Wisner v. Laney

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Justia Opinion Summary

After Plaintiff experienced dizziness and difficulty walking, she was admitted into a medical clinic (Clinic) and seen by the on-duty physician (Doctor). Doctor diagnosed Plaintiff with vertigo. Two days later, Plaintiff was unable to move her right arm or leg and was later diagnosed with having suffered a stroke. Defendant subsequently filed a complaint alleging negligence by Doctor and Clinic (collectively, Defendants) for the failure to diagnose a transient stroke. After a jury trial, the trial court entered judgment in favor of Plaintiff in the amount of $1.25 million but denied Plaintiff's motion for prejudgment interest. The court thereafter denied Defendants' motion for a new trial based upon the cumulative effect of Plaintiff's counsel's alleged unprofessional conduct during the trial. The Supreme Court affirmed, holding that the trial court did not err in (1) denying Defendants' motion for a new trial, despite Plaintiff's counsel's dissatisfying behavior; and (2) denying the discretionary award of prejudgment interest.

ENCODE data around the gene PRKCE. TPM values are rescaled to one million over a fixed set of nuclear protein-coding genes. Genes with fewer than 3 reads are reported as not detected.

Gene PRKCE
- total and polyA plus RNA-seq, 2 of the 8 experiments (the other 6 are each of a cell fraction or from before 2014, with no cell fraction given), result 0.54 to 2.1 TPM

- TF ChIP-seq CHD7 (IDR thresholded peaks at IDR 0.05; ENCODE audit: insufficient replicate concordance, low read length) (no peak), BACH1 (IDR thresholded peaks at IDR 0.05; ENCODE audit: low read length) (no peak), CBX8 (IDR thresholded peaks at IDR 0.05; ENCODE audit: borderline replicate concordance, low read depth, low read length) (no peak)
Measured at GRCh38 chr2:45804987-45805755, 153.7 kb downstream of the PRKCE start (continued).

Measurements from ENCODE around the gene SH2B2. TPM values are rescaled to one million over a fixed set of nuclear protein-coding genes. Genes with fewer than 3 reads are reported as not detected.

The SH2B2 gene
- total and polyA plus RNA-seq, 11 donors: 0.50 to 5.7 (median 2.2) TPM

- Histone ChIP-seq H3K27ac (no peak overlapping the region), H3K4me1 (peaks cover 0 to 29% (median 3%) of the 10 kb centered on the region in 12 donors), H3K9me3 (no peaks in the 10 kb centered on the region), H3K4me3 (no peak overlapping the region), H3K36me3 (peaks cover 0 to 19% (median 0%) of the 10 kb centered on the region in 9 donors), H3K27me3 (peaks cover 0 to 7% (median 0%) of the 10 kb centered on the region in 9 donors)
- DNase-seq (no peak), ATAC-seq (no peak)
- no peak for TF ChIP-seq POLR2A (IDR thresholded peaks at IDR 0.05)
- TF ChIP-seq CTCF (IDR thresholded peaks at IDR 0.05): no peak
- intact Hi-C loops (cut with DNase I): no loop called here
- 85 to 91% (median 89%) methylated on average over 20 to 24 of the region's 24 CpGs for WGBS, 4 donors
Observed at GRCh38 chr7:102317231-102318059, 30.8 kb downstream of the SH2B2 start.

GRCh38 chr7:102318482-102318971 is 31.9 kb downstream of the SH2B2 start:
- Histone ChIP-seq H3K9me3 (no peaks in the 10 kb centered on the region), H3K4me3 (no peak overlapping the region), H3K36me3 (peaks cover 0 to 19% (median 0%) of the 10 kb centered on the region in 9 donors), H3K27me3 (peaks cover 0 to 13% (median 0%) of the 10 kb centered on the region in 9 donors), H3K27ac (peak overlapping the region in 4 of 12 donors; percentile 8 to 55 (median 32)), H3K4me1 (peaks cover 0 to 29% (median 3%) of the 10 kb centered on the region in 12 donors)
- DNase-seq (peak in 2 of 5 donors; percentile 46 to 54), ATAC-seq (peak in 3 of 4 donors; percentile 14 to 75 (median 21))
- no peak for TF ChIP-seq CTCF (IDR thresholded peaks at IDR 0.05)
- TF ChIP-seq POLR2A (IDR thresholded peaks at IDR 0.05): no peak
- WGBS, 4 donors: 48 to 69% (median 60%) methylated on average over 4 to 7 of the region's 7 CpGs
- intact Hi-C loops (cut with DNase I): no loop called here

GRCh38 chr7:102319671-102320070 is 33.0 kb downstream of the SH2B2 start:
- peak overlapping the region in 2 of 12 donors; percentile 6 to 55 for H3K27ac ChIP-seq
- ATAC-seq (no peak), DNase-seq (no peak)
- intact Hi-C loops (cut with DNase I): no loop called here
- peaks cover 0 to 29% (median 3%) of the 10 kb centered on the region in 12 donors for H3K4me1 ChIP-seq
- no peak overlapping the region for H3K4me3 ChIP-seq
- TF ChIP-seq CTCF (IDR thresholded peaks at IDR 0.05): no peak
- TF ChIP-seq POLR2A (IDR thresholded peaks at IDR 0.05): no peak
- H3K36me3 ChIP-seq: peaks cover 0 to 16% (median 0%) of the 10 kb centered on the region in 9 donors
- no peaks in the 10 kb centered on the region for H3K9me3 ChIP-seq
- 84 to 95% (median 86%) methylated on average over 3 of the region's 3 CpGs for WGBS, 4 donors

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ATTORNEYS FOR APPELLANTS Edward L. Murphy, Jr. Heidi K. Koeneman Fort Wayne, Indiana ATTORNEYS FOR APPELLEE Timothy S. Schafer Timothy S. Schafer, II Merrillville, Indiana ______________________________________________________________________________ FILED In the Indiana Supreme Court _________________________________ Dec 12 2012, 1:39 pm CLERK of the supreme court, court of appeals and tax court No. 71S03-1201-CT-7 JACQUELINE WISNER, M.D. AND THE SOUTH BEND CLINIC, L.L.P., Appellants (Defendants below), V. ARCHIE L. LANEY, Appellee (Plaintiff below), _________________________________ Appeal from the St. Joseph Superior Court, Cause No. 71D04-0708-CT-135 The Honorable Margot Reagan, Judge _________________________________ On Petition to Transfer from the Indiana Court of Appeals, No. 71A03-1007-CT-382 _________________________________ December 12, 2012 David, Justice. In this case, the jury returned a verdict for plaintiff in the amount of $1.75 million. The issues presented focus on two separate, but significant, matters. The first is whether the trial court erred by denying defendants 1 motion for a new trial based upon the cumulative effect of plaintiff s counsel s alleged unprofessional conduct during the trial. The second issue is whether the trial court erred when it refused to grant plaintiff prejudgment interest. We affirm the trial court, as did the Court of Appeals, on the denial of defendants motion for a new trial. Under the circumstances of this case, we defer to the judgment of the trial court. However, this decision does not lesson our dissatisfaction and frustration with the behavior of counsel during the trial, particularly plaintiff s counsel. Professionalism and civility are not optional behaviors to be displayed only when one is having a good day. Professionalism and civility are the mainstays of our profession and the foundations upon which lawyers practice law. The public expects it. Fellow lawyers expect it. Our profession demands it. Further, we affirm the trial court s decision to deny the discretionary award of prejudgment interest. Facts and Procedural History In 2001, Archie Laney was at work when she became dizzy, lightheaded, weak, and had difficulty walking. She was sixty-six-years old. Laney called her daughter, who drove her to the South Bend Clinic where Laney s primary care physician worked. When they arrived, Laney learned that instead of her primary care physician being on duty, Dr. Jacqueline Wisner was on duty that evening. Dr. Wisner conducted an examination consisting of an oral history of Laney s symptoms and an examination of Laney s eyes, ears, lungs, and stomach. Dr. Wisner further conducted an Accu-Check blood glucose test, as well as a hemocue test for anemia. Dr. Wisner observed considerable wax build-up in Laney s ears. Dr. Wisner diagnosed Laney with vertigo due to an inner ear infection, and discharged her with medication for the dizziness and an 1 The record indicates the St. Joseph Superior Court granted a motion for directed verdict and dismissed plaintiff s claims of negligence against the South Bend Clinic, leaving them as a named defendant for purposes of respondeat superior liability to Dr. Wisner. The record further indicates defendants counsel represented both South Bend Clinic and Dr. Wisner at trial and now on appeal. 2 antibiotic. Dr. Wisner advised Laney the medication could take up to three days to work and instructed Laney to return to her primary care physician if the symptoms continued. Two days later, Laney called her daughter and told her she could not move her right arm or right leg. Her daughter drove Laney to the Emergency Room at St. Joseph Medical Center. Laney was evaluated that evening and diagnosed as having suffered an ischemic stroke affecting the right side of her body. The stroke has rendered Laney unable to use her right side, thus Laney now struggles with independent living. On November 26, 2002, Laney filed a complaint with the St. Joseph Superior Court alleging negligence by Dr. Wisner and The South Bend Clinic on eleven different counts, generally relating to the failed diagnosis of a transient stroke, which later caused Laney to suffer a disabling stroke. The complaint also alleged that Dr. Wisner or the Clinic negligently failed to maintain the medical record from Laney s March 9, 2001 visit to the Clinic. In 2006, the original complaint was dismissed without prejudice, pending the adjudication of the proposed complaint before the Indiana Department of Insurance, a statutory condition precedent to the filing of the court complaint, which plaintiff had not done here.2 On August 6, 2007, Laney filed virtually the same complaint in the St. Joseph Superior Court, alleging negligence by the Clinic and Wisner. In March 2010, a five-day jury trial was held. The jury returned a verdict in favor of Laney and against Dr. Wisner and The South Bend Clinic in the amount of $1.75 million. The trial can best be described as hotly contested, not only as to the disputed facts but also to the rate of objection by the attorneys. On March 12, 2010, Dr. Wisner and the clinic filed a motion for reduction of the verdict and judgment to the statutory maximum prescribed by the legislature in the amount of $1.25 million. Laney objected to the reduction and also asked for an award of $100,000 in prejudgment interest based on Indiana Code section 34-51-4-7. On March 18, 2010, the trial 2 This Court gave a detailed analysis of the steps taken in medical malpractice cases in Ramsey v. Moore, 959 N.E.2d 246, 250 (Ind. 2012). 3 court granted the motion to reduce the award and entered judgment in favor of Laney for the amount of $1.25 million, the maximum allowable under Indiana Code section 34-18-14-3, but on April 14, 2010, denied the motion for prejudgment interest. On April 15, 2010, defendants filed a motion to correct error, requesting a new trial pursuant to Indiana Trial Rules 59(J) and 60(B)(3). Trial Rule 59(J) allows for the court to correct any error it determines to be prejudicial or harmful. Ind. Trial Rule 59(J). Trial Rule 60(B)(3) allows for the court to relieve a party from a judgment for fraud . . . , misrepresentation, or other misconduct of an adverse party. T.R. 60(B)(3). Specifically, defendants alleged the following: (1) the trial court erred when it failed to order a mistrial based on the consistent, unprofessional and prejudicial conduct of plaintiff s counsel, which deprived defendants of a fair trial; (2) the trial court erred in allowing plaintiff to argue the missing 2001 record should be attributed to Dr. Wisner; (3) the trial court erred in allowing the testimony of plaintiff s expert witness, Dr. Campbell, after learning he violated a separation of witnesses order; and (4) the court erred in not admonishing plaintiff s counsel for asking voir dire questions that were in violation of the motion in limine order. The trial court held a hearing and denied defendants motion to correct error. Defendants appealed the trial court s denial of their motion to correct error, and Laney cross-appealed on the issue of the propriety of the trial court s order denying prejudgment interest. The Court of Appeals affirmed the trial court s order denying the motion to correct error, but reversed the trial court s order denying prejudgment interest. We granted transfer. I. Behavior of Laney s Counsel Dr. Wisner and the clinic contend the behavior of plaintiff s counsel was so unprofessional and so permeated the entire trial that it tainted the proceedings and therefore the cumulative effect was prejudicial enough to warrant a mistrial. We review denial of a Trial Rule 60 motion for abuse of discretion. Outback Steakhouse of Florida, Inc. v. Markley, 856 N.E.2d 65, 72 (Ind. 2006). When the motion is based on Trial Rule 60(B)(3), the appellant must show that (1) misconduct occurred; (2) the misconduct prevented the appellant from fully and fairly presenting the case at trial; and (3) the appellant has a meritorious defense. Id. at 73 74. An abuse of discretion occurs if the trial court s decision was against the logic and effect of the facts 4 and circumstances before the court. McCullough v. Archbold Ladder Co., 605 N.E.2d 175, 180 (Ind. 1993). Dr. Wisner and the clinic argue the trial court s finding Laney s counsel in contempt of court on day three of the trial and instructing the jury to disregard certain statements made by Laney s counsel were insufficient remedies that failed to undo the cumulative effect and prejudice caused by such conduct. Defendants cite to several exchanges in the record that were particularly harmful to such a degree they claim that the harm could not be undone. The first are instances where Laney s attorney asked specific questions in front of the jury in violation of the trial court s order not to broach a certain subject. While questioning plaintiff s daughter, plaintiff s counsel asked if Laney was still seeing a particular physician. This was met with an objection, which was sustained by the trial court. Immediately following the sustained objection, plaintiff s counsel asked another objectionable question and again the trial court sustained the objection and prohibited the inquiry. Following an overnight break, counsel resumed questioning plaintiff s daughter along the very same lines that the trial court forbid the day before. Defendant s counsel objected, and a side bar conference was held where the trial court again found the desired testimony to be irrelevant. Undeterred by the trial court judge, immediately following the side bar conference, plaintiff s counsel once again went right back to the same line of questioning, drawing yet another objection from defendant s counsel and yet another side bar conference. At the second side bar conference, the trial court made it clear that this prohibited area of inquiry would not be ventured into again by plaintiff s counsel. Nonetheless, plaintiff s counsel would pursue the prohibited testimony once again, this time attempting to solicit the prohibited testimony through the plaintiff herself. Ultimately, the court instructed the jury to disregard the previous questions and not to consider at all the questions that had been asked by plaintiff s counsel on this subject. On the following day of trial, the trial judge held yet another side bar conference and warned plaintiff s counsel that if he brought up that particular issue again during the next witnesses cross-examination a fine of $500 would be imposed for contempt of court. 5 This example is one of many displays of inappropriate behavior of counsel. There were excessive objections by both counsel, over eighty by the defendant s counsel and over thirty by plaintiff s counsel. While objections are clearly permitted if made in good faith and on sound substantive grounds, repeated objections despite adverse rulings already made by the trial court are not appropriate. However, far more problematic for the trial judge in this case was the unnecessary sparring and outright contemptuous conduct of each attorney directed toward the other. The record reveals at least five instances where the trial court judge had to admonish the attorneys about their behavior. Furthermore, by any conservative measure there were at least ten instances of questionable behavior by each attorney during the trial. Examples are bountiful throughout the record, but a few examples are highlighted below. Plaintiff s counsel stated during the trial, There was no discussion of the testimony here in court. He s wasting our time, Judge. There s no violation. . . . I ve about had it. Cut the scenes in front of the jury. . . . Yeah. Judge, this conduct s got to stop by Mr. Murphy. This has got to stop. We don t want to hear about your unsolicited advice. I don t care for your unsolicited advice. What are you talking about Murph. . . . You re slipping, Murph. No, no. I never said that at all. That s an outright lie. Well, I must [be] wrong. I must be wrong for the fifth time, but I think I m going to show Mr. Murphy has been wrong every time he s objected and I m going to show later on. . . . He keeps telling me I m wrong, Judge. The record s going to bear me out. How about this? Loser pays a thousand dollars it wasn t faxed? . . . There s something unprofessional going on here, I ll agree. It s going to come back. [Tr. at 607, 98, 179, 192, 957, respectively.] Defendants counsel stated during the trial, Your Honor, I think it s really unfortunate that we start off with a misrepresentation to the Court. He s already violated it twice. 6 Are we going to put up with this? I would prefer you not talk to me. You talk to the Judge. I ll do the same. Keep your hands off me. I don t get with this, Judge. [Tr. At 14, 47, 737, 272, 286, respectively.] We hope this is not the way attorneys conduct themselves at trial. As specifically found by the trial court judge, the trial was replete with improper behavior, in this judge s opinion, by both attorneys. The trial court ultimately concluded there was no substantial prejudice resulting from counsel s actions. The trial judge is in the best position to gauge the behavior of the attorneys and whether or not it impacts the jury and in what context. Strack & Van Til, Inc. v. Carter, 803 N.E.2d 666, 677 (Ind. Ct. App. 2004). We cannot conclude this decision was against the logic and facts before the court. Here, defendants failed to show the alleged misconduct prevented them from fully and fairly presenting their case at trial. The contentious nature of the relationship between plaintiff s and defendants counsel was evident at the beginning of trial. It apparently began during depositions with defendants counsel remarking that no competent lawyer would conduct a deposition in the manner plaintiff s counsel was. There were accusations of misrepresentations, lying, and not following the rules. The five-day jury trial was filled with unnecessary comments back and forth between counsel. Plaintiff s counsel did not care for defendants counsel s unsolicited advice. The attorneys would frequently interrupt each other. The trial judge even noted one time, I don t want you both to behave like this and I don t want to embarrass you either because I m not going to put up with it. On another occasion, the trial judge remarked I m just concerned about what the jury is thinking right now. I think you guys are representing the legal profession and I don t think you re helping each other. Near the end of the trial, the trial judge even directed plaintiff s counsel to apologize to the jury for personal comments about defendants counsel. Even during the subsequent hearing 7 on the motion to correct error, some four months later, the lawyers could not behave civilly toward each other.3 A jury trial is not a free-for-all. It is a civil forum in which advocates represent their clients before a panel of citizens, in front of a judicial officer who is responsible for enforcing the rules of procedure and rules of evidence and assuring the proper behavior of everyone in the courtroom. It is similar to an athletic event with two opposing teams competing and a referee observing to ensure all of the rules are followed. In this trial, both plaintiff s counsel and defendants counsel committed fouls. Did plaintiff s counsel commit more fouls? Yes. However, defendants counsel also committed fouls. It is important that attorneys not lose control of their passion for their client or cause and become too emotionally involved and make the cause personal. In such circumstances they risk harm to their client, their reputation, and our profession. All attorneys in Indiana take an oath and each and every statement in the oath is sacred. One particular statement is, I will abstain from offensive personality and advance no fact prejudicial to the honor or reputation of a party or witness, unless required by the justice of the cause with which I am charged. Ind. Admission and Discipline Rule 22. Our law schools are trying to train our law students in certain core values of the legal profession, and some of the most important for the future of our profession are collegiality, professionalism and civility. At every trial, indeed at every moment of our practice, we have the opportunity to better our profession. Here, the trial judge presided over the entire trial and had the benefit of observing the overall conduct of both attorneys, not only in the presence of the jury, but outside their presence. The trial judge redirected both counsel on numerous occasions, admonished both counsel on occasions, and even used her contempt powers in an attempt to manage the conduct of counsel and ensure a fair trial. Again, the trial court judge is in the best position to determine when enough is enough and whether or not the behavior of counsel would warrant a new trial. The acrimony between plaintiff s and defendants counsel did not end at the trial. During the June 2010 hearing on the motion to correct error, the poor behavior began anew. Mr. Murphy accused Mr. Schaffer of bragging about his numerous sanctions having no effect on him, describing his conduct as unprofessional and making gestures during the trial, while Mr. Schaffer called Mr. Murphy an outright liar on two occasions. 3 8 While we find that the judge did not abuse her discretion in denying the motion to correct error, we nonetheless express our displeasure with the conduct of counsel, particularly that of plaintiff s counsel. Professionalism and civility must be the foundation of the practice of law. Upon this foundation we lay competency, honesty, dedication to the rule of law, passion, and humility. Every lawyer and every judge is charged with the duty to maintain the respect due to the courts and each other. Our clients and the public expect it. Our profession demands it. II. Closing Argument Defendants also contend that the trial court erred in denying their motion to correct error relating to the closing argument of Laney s counsel. Their argument is that once the clinic was removed as an independent party from the case, any references to alleged misconduct in not producing the medical records should warrant a new trial, when taken together with the previous behavior by Laney s counsel. The relevant portion of plaintiff s closing statement is as follows: And what s worse is there s no records. The records are conspicuously missing. The one record on the one day we need just happens to be missing. And we would submit, ladies and gentlemen, if we had that record it would show exactly what was done, and more importantly, exactly what was not done in this case. Even more ironic is Dr. Wisner had no independent recollection of what happened. Very convenient. And we had no nurses called to try to rebut what we re saying. So none of the evidence they show was consistent with what their diagnosis was. They gave nothing whatsoever to support it. The one doctor said vertigo earlier today, remember, and it was gone. It was gone by the time she got to Monday. None of the other doctors ever diagnosed it, none of them. All the doctors that saw her at Saint Joe right after Sunday night, none of them found vertigo. None. Isn t that something? It went away. Another coincidence. Missing record. Coincidence. The evidence showed there was no treatment for TIA. The evidence will show there was absolutely no tests run to rule out a TIA. And the evidence showed that they failed to hospitalize and all the doctors said that s what should have been done here. Instead, she was sent home without any additional medication, sent out the same way she came in and . . . 9 We believe, as we have stated previously, the trial court was in a better position to determine any prejudicial affect from Laney s counsel s closing statements. We summarily affirm the analysis of the Court of Appeals, noting also that neither Wisner nor the Clinic objected to these statements and waived the issue. Wisner v. Laney, 953 N.E.2d 100, 108 (Ind. Ct. App. 2011). III. Testimony of Laney s Expert Witness Defendants next contend the trial court erred by not granting a new trial due to a violation of the separation of witnesses order. Indiana Rule of Evidence 615 states, at the request of a party, the court shall order witnesses excluded so that they cannot hear the testimony of or discuss testimony with other witnesses. Ind. Evidence Rule 615. We do not disturb a trial court s determination regarding a violation of a separation of witnesses order, absent a showing of a clear abuse of discretion. Jordan v. State, 656 N.E.2d 816, 818 (Ind. 1995). A review of the record reveals that any violation was merely accidental. The alleged violation stems from a chance encounter of Dr. Campbell and Laney, and one merely asking how the other was feeling. At no time did Dr. Campbell ask about their testimony or anything related to trial. The trial court did not abuse its discretion in concluding no impropriety occurred. It is clear to this Court that no violation of separation of witnesses occurred. We are in agreement with the excellent analysis of the Court of Appeals. IV. Voir Dire Defendants further argue the trial court erred in not granting a new trial based on questions by plaintiff s counsel during voir dire, about insurance coverage. We view this as another argument about the misconduct on the part of plaintiff s counsel. We note that plaintiff s counsel asked the prospective jurors whether they worked for ProAssurance Insurance Company or owned stock in that company. There was no objection from defendants counsel as this question was not inappropriate. Next, plaintiff s counsel asked if the jurors were opposed to injured parties asking for damages. Again, a proper question. Then counsel asked if anyone was employed in the healthcare industry. Again, a proper question. One prospective juror raised their hand and the following interaction took place: 10 [PLAINTIFF S COUNSEL] Do you think that would anyway affect you, lean a little toward a healthcare side of this, or you heard stories about lawsuits or have feelings about lawsuits? [PROSPECTIVE JUROR] Yes, I have. [PLAINTIFF S COUNSEL] What have you heard? [PROSPECTIVE JUROR] I ve heard both sides where I don t know how to put this in a general sense. Specifically, I don t know of any specific suits, but the association with the different doctors and everything else, I ve heard things said about how high the what s it called? The cost of their insurance and everything else is and how difficult it is for them to be in practice. This is just general stuff that I ve heard. I don t know anything specific. Thereafter, a side bar conference was held to discuss the question before voir dire resumed, and defendants counsel dropped the subject. Defendants counsel did not move immediately for a mistrial or argue the jury pool had been tainted. He did not ask for any specific relief or otherwise give the judge an opportunity to cure any potential defect. For this reason, we believe this argument was ultimately waived. Notwithstanding waiver, we would note that a question regarding a juror s relationship, financial or otherwise, with a specific insurance company on voir dire examination is not error if the question is asked in good faith. Stone v. Stakes, 749 N.E.2d 1277, 1281 (Ind. Ct. App. 2001). Again, the trial court was most certainly in the best position to make these determinations. In our review, absent any evidence of bad faith, the trial court s decision to deny a mistrial was not an abuse of discretion. V. Prejudgment Interest On cross-appeal, plaintiff s counsel challenges the trial court s refusal to grant prejudgment interest. At issue is the Tort Prejudgment Interest Statute (TPIS). Ind. Code § 3451-4. An award of prejudgment interest is discretionary; accordingly, we review a trial court s ruling on a motion for prejudgment interest for abuse of discretion. Hupfer v. Miller, 890 N.E.2d 7, 9 (Ind. Ct. App. 2008). The trial court abuses its discretion when its decision is clearly against the logic and effect of the facts and circumstances before it. Turner v. State, 953 N.E.2d 1039, 1045 (Ind. 2011). Laney filed her original complaint with the trial court on November 26, 2002. She then filed a written settlement offer on April 6, 2005. In 2006, the original complaint was dismissed 11 without prejudice. On August 6, 2007, Laney refiled her complaint in the St. Joseph Superior Court. The applicable statutory provision provides that for TPIS to apply, the plaintiffs (1) must make a written offer of settlement to a party against whom the claim is filed within one year of filing the claim in court; (2) the terms of the offer must provide for payment of the settlement offer within sixty days after the offer is accepted; and (3) the amount of the offer does not exceed one and one-third the amount of the judgment awarded. Ind. Code § 34-51-4-6 (2008). At issue is Laney s April 6, 2005 letter, which states: As a follow-up to our deposition of Dr. Wisner, it appears that there is liability against the clinic as well as Dr. Wisner for failure to properly diagnose Mrs. Laney s condition and failing to properly treat her on Mach 9, 2001 resulting in a stroke three (3) days later and substantial and irreversible permanent impairment, specifically a stroke to the left side of her brain with resulting impairment to her right upper and lower extremities as well as impairment to her cognitive functions. The clinic, as well as Dr. Wisner, can each be held liable for $250,000.00 plus pre-judgment interest up to four (4) years according to statute and case law for a total amount of $660,000.00. Please be advised my client has authorized me to settle this matter for a structured settlement in the amount of $250,000.00 with a present value of $187,001.00 which is the minimum structured settlement permitted to allow my client to proceed to the Patients Compensation Fund. I think it would be in the best interest of all parties to amicably resolve this matter without a trial on the merits since it is likely that Mrs. Laney would obtain a substantial verdict in light of her permanent injuries and the conspicuously missing medical records of the clinic regarding March 9, 2001 day in question. Would you kindly discuss this matter with your clients as well as their insurance carrier and advise me as to your position within the next thirty (30) days. If we are able to resolve this matter at this time, it will avoid any further inconvenience to Dr .Wisner and eliminate her necessity to travel from Baltimore, Maryland to Indiana for a trial on the merits and thereby avoid any further litigation expense. I will await your response. Laney argues her letter is clearly an offer to settle within the guidelines of TPIS. There are two lines of analysis at play in this case. The first is whether this letter met the requirements of Indiana Code section 34-51-4-6. The second is whether prejudgment interest must be awarded if the statutory requirements are met. 12 Laney s original complaint was filed November 26, 2002 and her settlement letter to Dr. Wisner was written on April 6, 2005. She then dismissed her suit in 2006, only to file it again on August 6, 2007. Laney argues we should not take into consideration the original complaint from 2002 in determining the timeliness of the letter because the lawsuit was dismissed without prejudice, and thus we should act as if the 2002 suit had never been brought at all. By doing this, plaintiff contends the letter of April 6, 2005 properly predated the subsequent lawsuit of 2007. This appears to be one way to attempt to bypass a failure to follow the prejudgment interest statute dismiss the suit without prejudice, prepare a settlement letter, and file suit anew. In order to seek prejudgment interest, Indiana Code section 34-51-4-6(1) requires a party to make their written settlement offer within one year of a claim being filed. The trial court determined within one year meant the settlement offer could not be made until the claim was filed and that it must be made within one year thereafter. In other words, the trial court found a starting line existed with the filing of a claim and ended one year later at the deadline. We disagree with the trial court s analysis and instead we agree with the Court of Appeals analysis that the one-year requirement defin[es] the deadline for the submission of a settlement offer, Not . . . whether the settlement offer may be filed before or after the filing of a claim. In other words, the written offer of settlement may be submitted to the defendants before or after the filing of suit, but . . . it may not be submitted later than one year after the filing of suit. Wisner v. Laney, 953 N.E.2d 100, 113 (Ind. Ct. App. 2011). Thus the Court of Appeals held there was no starting line, only a deadline, which was one year after the filing of a claim. If the statute is to be interpreted otherwise, it would serve to discourage settlement of lawsuits before a lawsuit is filed. Certainly the legislature did not intend to limit the effective use of the TPIS and settlement negotiations. This position is further supported by the statute addressing when prejudgment interest begins to accrue. Under Indiana Code section 34-51-4-8(a), prejudgment interest may not exceed forty-eight months and begins to accrue on the latest of the following dates: (1) Fifteen (15) months after the cause of action accrues; (2) Six (6) months after the claim is filed in court if IC 34-18-8 and IC 34-18-9 do not apply; 13 (3) One hundred eighty (180) days after a medical review panel is formed to review the claim under IC 34-18-10 (or IC 27-12-10 before its repeal). Ind. Code § 34-51-4-8(a). If subsection (3) permits prejudgment interest to begin accruing 180 days after the review panel is formed, regardless of the date a complaint is filed in court, then Indiana Code section 34-51-4-8 permits prejudgment interest to accrue before the filing of a complaint. Thus, we hold today that a written settlement offer must be made within one year following the filing of a claim4 to be eligible for prejudgment interest. However, a settlement offer can also be made prior to the filing of a lawsuit. We believe this interpretation is broader and more in line with the legislature s intent to facilitate and encourage settlement of claims amicably without legal recourse, but also to give real meaning and effect to the prejudgment interest statute. The trial court s interpretation would potentially foreclose meaningful settlement talks until the filing of a complaint. In addition to whether or not the settlement letter is timely filed, we must also examine whether the letter identifies the sixty-day settlement requirement period. In other words, does the letter itself comply with the statute. The case most closely on point is Cahoon v. Cummings, 734 N.E.2d 535, 546 (Ind. 2000), where a letter stated the plaintiff was offering to settle this claim now for $75,001. This Court wrote on the sixty-day requirement, The whole point of the statute is to address the cost of delay in payment. Accordingly, an offer to settle now is an offer to settle by payment within sixty days. The delay is solely for the benefit of the defendants, and the defendants had the power to accept [Plaintiff s] offer immediately. Id. at 547. In our view, Laney s offer to resolve this matter at this time meets the same threshold as we discussed in Cahoon. The key is to include the time-limiting language in the offer. However, rather than run the risk of a trial court being forced to decide whether a settlement letter did or did not comply with the requirements of Indiana Code section 34-51-4-6, we believe the better practice for lawyers in the future would be to cite the statute in the 4 Indiana Code section 34-51-4-6 also allows for a longer period of time than one year if the trial court determines it necessary and upon a showing of good cause. 14 settlement letter and make it very clear that the letter is intended to invoke the statute, including the sixty-day settlement window and the possibility of prejudgment interest. Despite the fact that the letter itself satisfied the statutory requirements as to content, it was untimely sent in this case. The first complaint was filed with the trial court on November 26, 2002. Laney s counsel wrote a settlement letter two years and five months after the original claim was filed. This falls squarely outside the one year window as discussed previously. While plaintiff dismissed that original action, she failed to send a subsequent settlement letter and now attempts to rely on the settlement letter, which would have been untimely filed but for the dismissal of the previous lawsuit. Laney s counsel should have sent a new settlement letter after the dismissal of the first lawsuit, either prior to the filing of the second, or within a year of the filing of the second. Neither was done in this case. The TPIS is not intended to serve as a trap for the unwary. It is designed to put the adverse party on notice of a claim and provide them with an opportunity to engage in meaningful settlement and if they do not do so, they run the risk of incurring the additional obligation of prejudgment interest. Finally, had the settlement letter been timely sent, we note Laney is not automatically entitled to prejudgment interest. TPIS permits the trial court to award prejudgment interest, but does not require an award of prejudgment interest. See Ind. Code § 34-51-4-7 ( The court may award prejudgment interest as part of a judgment. ); Id. § 34-51-4-8 ( If the court awards prejudgment interest, the court shall determine the period during which prejudgment interest accrues. ) (emphasis added). Thus, an award of prejudgment interest is committed solely to the discretion of the trial court if the statutory prerequisites are satisfied. This is consistent with the TPIS serving as a tool for the trial court to encourage settlement and incentivize the expeditious resolution to cases. Conclusion Although plaintiff s counsel s behavior was most troubling, both attorneys should have acted in a manner more becoming of our profession. The duty to zealously represent our clients is not a license to be unprofessional. Here the trial court determined that the conduct of counsel did not prevent the jury from rendering a fair and just verdict. The trial court did not abuse its discretion in denying defendants counsel s request for a new trial. We also affirm the trial court 15 denial of plaintiff s request for prejudgment interest. Laney s 2005 letter did not meet the requirements for awarding of prejudgment interest. The awarding of prejudgment interest is not mandatory and is left to the discretion of the trial court. The trial court was most certainly within its proper discretion in declining such an award. Dickson, C.J., and Rucker, Massa, and Rush, JJ., concur. 16